The legacy of Bill Gates

Reading the many different opinions of people about the news that Bill Gates will step down as Microsoft’s chief software architect in two years’ time gave me cause to reflect on what an amazing time the past twenty-five years has been in terms of developments in technology that enable people to do amazing things.

I can still clearly remember my sense of awe when I got hold of my first ‘real’ computer in the early 1980s – a KayPro portable running CP/M and on which I learned what word processing meant using WordStar. Boy, thinking about what you could do with such tools after typewriters, tippex and paper (and carbon paper) stirs up some memories again!

Like many people with a strong interest in developments in technology, I’ve read all Gates’ books. But for me, the best book of all that chronicles the true pioneering times in the development of the first PC and the operating system it would run is Blue Magic by James Chposky and Ted Leonsis (ISBN: 0-246-13445-3) published in 1988 and which I bought in 1989. Out of print now, but you can still find copies for sale. Of all the business books I own, this is the one I’ve read and re-read the most.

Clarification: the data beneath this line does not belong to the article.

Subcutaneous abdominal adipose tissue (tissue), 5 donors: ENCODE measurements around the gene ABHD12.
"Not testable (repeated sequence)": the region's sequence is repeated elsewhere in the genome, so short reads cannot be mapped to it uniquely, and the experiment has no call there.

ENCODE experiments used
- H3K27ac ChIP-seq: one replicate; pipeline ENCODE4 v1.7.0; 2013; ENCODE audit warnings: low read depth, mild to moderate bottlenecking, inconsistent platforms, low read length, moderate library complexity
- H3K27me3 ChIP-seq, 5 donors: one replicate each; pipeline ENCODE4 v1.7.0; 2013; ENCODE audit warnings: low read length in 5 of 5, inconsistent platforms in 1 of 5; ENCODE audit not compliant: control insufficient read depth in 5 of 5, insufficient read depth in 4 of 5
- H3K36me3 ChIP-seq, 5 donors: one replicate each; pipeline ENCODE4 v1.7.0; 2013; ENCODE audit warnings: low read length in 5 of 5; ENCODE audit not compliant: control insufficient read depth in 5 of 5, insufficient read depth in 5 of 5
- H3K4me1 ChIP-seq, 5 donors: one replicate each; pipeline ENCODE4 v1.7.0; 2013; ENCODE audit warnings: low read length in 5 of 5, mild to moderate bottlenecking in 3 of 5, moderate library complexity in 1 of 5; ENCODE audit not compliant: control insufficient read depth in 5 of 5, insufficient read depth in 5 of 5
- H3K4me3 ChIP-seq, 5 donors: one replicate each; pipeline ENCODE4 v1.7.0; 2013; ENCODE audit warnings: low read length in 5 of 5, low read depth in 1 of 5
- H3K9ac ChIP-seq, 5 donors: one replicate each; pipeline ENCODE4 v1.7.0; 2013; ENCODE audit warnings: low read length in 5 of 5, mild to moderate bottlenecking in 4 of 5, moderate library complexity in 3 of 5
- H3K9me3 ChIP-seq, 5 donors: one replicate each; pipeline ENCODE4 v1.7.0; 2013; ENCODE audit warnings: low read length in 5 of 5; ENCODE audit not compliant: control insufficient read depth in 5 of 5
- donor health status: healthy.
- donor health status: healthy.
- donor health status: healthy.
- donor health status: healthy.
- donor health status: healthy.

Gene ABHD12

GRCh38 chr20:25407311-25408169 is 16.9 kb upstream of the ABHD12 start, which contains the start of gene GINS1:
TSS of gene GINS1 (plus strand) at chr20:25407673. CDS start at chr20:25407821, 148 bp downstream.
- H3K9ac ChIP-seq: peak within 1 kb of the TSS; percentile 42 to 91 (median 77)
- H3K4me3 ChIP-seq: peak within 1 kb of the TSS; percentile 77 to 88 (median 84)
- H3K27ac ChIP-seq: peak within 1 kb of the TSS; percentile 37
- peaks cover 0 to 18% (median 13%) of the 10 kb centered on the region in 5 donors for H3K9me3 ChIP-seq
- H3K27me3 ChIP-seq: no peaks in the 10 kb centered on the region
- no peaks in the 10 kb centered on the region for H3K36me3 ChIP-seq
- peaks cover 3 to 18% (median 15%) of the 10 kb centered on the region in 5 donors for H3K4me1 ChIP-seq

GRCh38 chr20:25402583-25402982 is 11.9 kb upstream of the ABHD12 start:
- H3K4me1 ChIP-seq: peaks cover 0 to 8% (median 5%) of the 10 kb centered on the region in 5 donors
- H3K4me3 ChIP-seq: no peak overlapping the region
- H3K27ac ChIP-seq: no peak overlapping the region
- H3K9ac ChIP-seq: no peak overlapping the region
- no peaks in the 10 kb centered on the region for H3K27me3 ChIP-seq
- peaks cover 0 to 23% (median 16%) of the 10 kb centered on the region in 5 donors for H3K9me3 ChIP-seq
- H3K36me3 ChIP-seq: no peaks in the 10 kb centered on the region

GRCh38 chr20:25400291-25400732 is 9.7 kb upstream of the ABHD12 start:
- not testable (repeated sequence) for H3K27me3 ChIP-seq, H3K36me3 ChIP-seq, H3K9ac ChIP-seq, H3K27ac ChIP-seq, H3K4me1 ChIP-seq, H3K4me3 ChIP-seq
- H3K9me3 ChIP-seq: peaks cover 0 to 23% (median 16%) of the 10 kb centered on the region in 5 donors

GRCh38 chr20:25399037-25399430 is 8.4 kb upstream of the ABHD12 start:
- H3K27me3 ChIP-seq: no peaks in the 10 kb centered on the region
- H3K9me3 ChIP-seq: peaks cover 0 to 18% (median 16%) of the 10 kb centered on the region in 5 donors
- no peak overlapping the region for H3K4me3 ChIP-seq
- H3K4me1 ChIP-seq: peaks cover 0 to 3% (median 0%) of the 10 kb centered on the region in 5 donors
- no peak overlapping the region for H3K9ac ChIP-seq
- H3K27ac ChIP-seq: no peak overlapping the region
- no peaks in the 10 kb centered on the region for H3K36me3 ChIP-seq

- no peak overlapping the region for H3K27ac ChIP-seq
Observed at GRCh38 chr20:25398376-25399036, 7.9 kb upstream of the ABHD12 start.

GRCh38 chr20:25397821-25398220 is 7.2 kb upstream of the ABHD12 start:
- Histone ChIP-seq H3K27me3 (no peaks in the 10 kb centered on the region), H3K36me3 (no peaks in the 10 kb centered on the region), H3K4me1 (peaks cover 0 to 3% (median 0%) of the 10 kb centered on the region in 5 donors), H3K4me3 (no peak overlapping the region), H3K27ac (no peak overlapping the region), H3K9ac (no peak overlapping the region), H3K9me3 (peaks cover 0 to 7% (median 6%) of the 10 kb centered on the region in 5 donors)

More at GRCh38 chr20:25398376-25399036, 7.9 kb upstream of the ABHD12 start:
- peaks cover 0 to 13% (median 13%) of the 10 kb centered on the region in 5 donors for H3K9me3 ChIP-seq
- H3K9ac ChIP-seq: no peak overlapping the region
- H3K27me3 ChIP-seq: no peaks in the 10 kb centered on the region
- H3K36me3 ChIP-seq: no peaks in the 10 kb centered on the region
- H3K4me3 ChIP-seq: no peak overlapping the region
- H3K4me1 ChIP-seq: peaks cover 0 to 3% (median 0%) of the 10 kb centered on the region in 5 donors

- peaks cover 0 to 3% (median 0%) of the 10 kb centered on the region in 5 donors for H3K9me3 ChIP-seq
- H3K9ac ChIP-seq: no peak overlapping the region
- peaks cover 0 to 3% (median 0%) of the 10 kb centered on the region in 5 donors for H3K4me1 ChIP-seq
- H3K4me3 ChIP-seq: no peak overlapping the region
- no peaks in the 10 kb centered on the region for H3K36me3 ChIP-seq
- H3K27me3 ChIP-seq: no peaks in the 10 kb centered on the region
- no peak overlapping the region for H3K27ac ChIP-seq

If Bill Gates is the pioneer in leading the software company that developed the ubiquitous operating system for mass market PCs – called in the 1980s ‘IBM compatible PCs’ – Don Estridge was the key enabler in getting the actual machine (the hardware) made that it would run on, and which subsequently spawned an entire industry.

Of all the different opinions I’ve read today about Bill Gates and his and Microsoft’s achievements, the best one is this succinct summary by Jeff Jarvis writing in The Guardian’s Comment is Free:

[…] Gates was merely the best businessman ever born. He was ruthless. But capitalism is ruthless. It is a system. And it is that system — not his operating systems — that made Gates so damned big. Gates was not an inventor and innovator and I’ll argue that — his prognosticating books aside — he was no visionary. He was an exploiter. His first product was another version of the Basic programming language. His master stroke was taking the essence of a now-forgotten operating system called CP/M and turning it into MS-DOS, the neurology of the personal-computer revolution. He took the tool that truly created the technology age, VisiCalc — the spreadsheet that let business people ask “what if?”, which is what put computers on every office desk in the world — and turned it into Excel, part of his Office suite that also included Word, which itself was really just an adaptation of WordStar. He took the art of the Apple Lisa and Mac and turned it into the clumsy painting-on-velvet, Windows. Gates took others’ innovations and turned them into products and profits. Every great invention needs a business genius to bring it to market. For software, that was Gates.

That says it all.